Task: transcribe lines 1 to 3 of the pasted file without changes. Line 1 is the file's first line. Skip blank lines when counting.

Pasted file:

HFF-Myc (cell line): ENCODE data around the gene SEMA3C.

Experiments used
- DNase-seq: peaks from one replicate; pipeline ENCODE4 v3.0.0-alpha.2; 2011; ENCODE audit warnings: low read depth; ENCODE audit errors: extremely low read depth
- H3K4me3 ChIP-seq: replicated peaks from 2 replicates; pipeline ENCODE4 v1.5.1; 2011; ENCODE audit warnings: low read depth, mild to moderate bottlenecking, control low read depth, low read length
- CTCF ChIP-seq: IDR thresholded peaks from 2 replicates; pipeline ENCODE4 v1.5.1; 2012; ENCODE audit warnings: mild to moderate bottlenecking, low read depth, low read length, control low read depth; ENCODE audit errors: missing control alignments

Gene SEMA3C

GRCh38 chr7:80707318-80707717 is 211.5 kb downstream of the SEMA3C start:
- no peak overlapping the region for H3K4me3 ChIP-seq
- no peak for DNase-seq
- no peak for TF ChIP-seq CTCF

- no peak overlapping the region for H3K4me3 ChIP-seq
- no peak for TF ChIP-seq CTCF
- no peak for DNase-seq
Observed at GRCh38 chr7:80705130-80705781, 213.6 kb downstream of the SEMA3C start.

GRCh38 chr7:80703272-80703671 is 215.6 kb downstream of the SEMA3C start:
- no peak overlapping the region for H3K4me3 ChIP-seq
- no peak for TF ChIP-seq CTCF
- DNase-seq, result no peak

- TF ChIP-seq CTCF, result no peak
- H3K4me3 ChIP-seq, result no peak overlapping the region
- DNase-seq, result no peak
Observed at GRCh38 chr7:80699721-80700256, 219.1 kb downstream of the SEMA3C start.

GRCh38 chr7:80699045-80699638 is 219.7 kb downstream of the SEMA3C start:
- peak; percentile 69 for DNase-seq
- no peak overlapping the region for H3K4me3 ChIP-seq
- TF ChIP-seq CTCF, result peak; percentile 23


HFF-Myc (cell line): ENCODE data around the gene SEMA3C.

Experiments used
- DNase-seq: peaks from one replicate; pipeline ENCODE4 v3.0.0-alpha.2; 2011; ENCODE audit warnings: low read depth; ENCODE audit errors: extremely low read depth